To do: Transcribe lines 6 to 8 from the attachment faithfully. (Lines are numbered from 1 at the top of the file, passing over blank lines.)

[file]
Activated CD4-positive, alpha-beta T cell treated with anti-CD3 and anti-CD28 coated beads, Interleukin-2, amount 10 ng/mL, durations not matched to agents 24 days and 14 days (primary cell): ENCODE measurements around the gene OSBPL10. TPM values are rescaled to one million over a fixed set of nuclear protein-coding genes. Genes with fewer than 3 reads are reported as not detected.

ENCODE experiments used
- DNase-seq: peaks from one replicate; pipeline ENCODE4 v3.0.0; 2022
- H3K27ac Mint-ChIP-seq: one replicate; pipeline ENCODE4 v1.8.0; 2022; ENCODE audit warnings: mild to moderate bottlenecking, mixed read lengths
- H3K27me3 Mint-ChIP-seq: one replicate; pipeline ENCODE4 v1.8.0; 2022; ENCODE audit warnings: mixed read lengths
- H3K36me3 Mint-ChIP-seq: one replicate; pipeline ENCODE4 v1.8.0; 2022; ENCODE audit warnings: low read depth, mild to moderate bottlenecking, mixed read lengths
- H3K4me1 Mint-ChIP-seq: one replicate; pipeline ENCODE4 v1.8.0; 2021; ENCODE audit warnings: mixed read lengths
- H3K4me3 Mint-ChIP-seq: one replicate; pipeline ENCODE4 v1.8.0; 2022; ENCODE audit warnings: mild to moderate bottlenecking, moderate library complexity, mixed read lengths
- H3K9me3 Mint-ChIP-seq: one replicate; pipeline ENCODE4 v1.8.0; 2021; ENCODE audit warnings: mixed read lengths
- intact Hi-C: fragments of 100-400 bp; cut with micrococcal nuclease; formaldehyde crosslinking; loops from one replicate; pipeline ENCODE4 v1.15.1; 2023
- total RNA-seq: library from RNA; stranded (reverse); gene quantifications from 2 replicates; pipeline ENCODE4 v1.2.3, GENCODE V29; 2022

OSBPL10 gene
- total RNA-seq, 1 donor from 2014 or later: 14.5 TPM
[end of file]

- H3K36me3 Mint-ChIP-seq: one replicate; pipeline ENCODE4 v1.8.0; 2022; ENCODE audit warnings: low read depth, mild to moderate bottlenecking, mixed read lengths
- H3K4me1 Mint-ChIP-seq: one replicate; pipeline ENCODE4 v1.8.0; 2021; ENCODE audit warnings: mixed read lengths
- H3K4me3 Mint-ChIP-seq: one replicate; pipeline ENCODE4 v1.8.0; 2022; ENCODE audit warnings: mild to moderate bottlenecking, moderate library complexity, mixed read lengths